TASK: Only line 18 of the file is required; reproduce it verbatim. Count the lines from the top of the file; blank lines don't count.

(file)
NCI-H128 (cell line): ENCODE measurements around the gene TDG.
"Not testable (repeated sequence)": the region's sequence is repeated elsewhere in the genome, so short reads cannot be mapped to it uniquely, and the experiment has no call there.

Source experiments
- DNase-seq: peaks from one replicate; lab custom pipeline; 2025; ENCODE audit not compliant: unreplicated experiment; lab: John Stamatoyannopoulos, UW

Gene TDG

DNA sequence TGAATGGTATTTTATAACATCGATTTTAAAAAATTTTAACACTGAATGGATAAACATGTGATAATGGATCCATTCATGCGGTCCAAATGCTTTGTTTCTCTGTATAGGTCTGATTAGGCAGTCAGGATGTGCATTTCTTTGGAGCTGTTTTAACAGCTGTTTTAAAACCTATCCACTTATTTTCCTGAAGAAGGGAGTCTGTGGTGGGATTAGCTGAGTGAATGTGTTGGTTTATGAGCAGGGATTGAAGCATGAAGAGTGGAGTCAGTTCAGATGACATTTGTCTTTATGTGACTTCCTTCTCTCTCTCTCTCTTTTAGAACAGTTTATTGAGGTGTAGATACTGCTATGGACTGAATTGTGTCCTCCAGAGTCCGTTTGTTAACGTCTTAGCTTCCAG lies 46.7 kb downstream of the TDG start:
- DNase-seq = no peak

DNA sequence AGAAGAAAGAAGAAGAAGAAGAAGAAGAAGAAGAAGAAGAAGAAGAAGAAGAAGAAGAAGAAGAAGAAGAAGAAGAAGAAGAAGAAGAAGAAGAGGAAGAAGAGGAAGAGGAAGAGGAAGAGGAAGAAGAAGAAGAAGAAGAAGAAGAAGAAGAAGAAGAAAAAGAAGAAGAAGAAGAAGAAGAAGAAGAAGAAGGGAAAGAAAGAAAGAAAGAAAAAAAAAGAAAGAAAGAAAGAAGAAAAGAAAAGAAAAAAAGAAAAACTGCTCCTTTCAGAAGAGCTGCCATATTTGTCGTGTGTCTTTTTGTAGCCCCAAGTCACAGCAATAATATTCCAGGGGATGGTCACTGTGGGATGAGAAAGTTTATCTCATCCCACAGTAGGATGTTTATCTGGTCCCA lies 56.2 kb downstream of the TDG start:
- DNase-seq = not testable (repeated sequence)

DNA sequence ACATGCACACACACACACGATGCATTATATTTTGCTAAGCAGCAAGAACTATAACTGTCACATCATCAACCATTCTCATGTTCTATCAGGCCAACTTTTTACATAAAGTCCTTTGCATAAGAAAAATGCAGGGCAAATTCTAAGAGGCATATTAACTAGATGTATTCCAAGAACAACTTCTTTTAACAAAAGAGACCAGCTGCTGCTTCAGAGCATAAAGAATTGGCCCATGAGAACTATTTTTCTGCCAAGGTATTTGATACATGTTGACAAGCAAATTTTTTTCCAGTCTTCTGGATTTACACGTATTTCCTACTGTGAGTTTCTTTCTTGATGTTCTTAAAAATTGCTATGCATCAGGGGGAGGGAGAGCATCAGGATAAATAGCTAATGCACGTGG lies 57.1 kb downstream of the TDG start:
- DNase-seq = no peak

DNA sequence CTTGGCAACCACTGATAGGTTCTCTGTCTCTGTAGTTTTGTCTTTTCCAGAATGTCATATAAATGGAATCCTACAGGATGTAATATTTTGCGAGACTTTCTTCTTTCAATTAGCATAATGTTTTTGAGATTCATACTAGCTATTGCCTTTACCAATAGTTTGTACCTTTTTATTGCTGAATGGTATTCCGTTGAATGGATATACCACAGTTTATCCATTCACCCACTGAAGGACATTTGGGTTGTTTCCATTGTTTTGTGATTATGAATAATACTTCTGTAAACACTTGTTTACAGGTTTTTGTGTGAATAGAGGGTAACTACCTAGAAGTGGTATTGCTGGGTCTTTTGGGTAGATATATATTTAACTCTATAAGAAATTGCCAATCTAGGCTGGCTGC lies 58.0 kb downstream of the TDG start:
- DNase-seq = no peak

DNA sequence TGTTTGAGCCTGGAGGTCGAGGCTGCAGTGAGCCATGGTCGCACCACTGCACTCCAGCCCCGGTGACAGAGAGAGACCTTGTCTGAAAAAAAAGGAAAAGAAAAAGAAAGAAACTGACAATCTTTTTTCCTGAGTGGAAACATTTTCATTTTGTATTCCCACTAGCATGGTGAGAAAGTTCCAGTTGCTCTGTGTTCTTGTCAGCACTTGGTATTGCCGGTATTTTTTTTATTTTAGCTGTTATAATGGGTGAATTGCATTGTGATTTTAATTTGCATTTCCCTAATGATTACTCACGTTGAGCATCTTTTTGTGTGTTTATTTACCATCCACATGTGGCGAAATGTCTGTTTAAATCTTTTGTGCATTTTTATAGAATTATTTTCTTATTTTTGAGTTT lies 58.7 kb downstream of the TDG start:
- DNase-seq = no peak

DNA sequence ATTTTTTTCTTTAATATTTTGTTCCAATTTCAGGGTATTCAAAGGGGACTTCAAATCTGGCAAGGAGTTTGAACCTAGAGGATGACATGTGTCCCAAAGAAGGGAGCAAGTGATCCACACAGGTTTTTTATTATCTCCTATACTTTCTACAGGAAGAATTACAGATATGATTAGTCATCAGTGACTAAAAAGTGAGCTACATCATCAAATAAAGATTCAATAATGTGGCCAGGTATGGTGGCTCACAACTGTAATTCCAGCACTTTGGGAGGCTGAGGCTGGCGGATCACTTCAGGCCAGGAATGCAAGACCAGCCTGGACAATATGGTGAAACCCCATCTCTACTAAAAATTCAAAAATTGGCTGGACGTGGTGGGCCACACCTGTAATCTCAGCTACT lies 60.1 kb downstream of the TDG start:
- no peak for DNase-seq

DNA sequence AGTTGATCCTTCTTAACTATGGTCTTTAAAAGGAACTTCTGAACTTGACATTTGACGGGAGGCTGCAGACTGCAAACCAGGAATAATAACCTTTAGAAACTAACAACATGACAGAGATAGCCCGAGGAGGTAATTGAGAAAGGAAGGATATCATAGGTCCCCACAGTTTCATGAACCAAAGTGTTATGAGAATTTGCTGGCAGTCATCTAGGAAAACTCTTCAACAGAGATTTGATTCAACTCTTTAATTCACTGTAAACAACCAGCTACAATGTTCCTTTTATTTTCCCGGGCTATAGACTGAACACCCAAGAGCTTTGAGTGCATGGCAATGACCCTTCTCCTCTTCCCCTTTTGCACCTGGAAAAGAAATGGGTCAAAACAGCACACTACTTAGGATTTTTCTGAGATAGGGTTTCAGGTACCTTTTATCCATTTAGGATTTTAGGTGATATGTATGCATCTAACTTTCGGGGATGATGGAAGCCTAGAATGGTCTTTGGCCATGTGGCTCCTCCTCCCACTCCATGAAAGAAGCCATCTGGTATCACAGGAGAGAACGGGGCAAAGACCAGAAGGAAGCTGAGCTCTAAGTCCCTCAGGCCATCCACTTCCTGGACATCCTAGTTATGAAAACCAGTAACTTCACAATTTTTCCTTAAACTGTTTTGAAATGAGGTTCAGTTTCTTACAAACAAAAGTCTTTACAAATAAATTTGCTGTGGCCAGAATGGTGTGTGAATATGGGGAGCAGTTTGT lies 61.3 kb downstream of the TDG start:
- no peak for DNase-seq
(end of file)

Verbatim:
DNA sequence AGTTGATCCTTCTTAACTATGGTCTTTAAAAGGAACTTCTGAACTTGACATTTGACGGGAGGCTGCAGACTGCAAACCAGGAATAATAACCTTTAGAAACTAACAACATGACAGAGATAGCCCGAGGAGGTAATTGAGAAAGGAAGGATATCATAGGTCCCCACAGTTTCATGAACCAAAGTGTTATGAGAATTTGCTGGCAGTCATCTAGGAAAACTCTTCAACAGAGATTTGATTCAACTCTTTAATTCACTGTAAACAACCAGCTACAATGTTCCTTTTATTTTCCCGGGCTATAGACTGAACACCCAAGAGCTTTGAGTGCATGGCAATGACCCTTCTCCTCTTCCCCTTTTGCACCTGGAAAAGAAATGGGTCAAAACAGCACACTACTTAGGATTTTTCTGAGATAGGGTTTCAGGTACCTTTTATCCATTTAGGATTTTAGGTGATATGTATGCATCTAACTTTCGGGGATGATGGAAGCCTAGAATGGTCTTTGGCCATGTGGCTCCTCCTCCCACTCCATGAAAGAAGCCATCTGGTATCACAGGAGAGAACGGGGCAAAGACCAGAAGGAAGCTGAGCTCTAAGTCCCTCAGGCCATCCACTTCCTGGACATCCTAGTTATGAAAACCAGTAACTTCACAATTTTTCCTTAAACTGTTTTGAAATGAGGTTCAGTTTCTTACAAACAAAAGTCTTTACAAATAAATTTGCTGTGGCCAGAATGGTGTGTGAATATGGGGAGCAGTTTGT lies 61.3 kb downstream of the TDG start: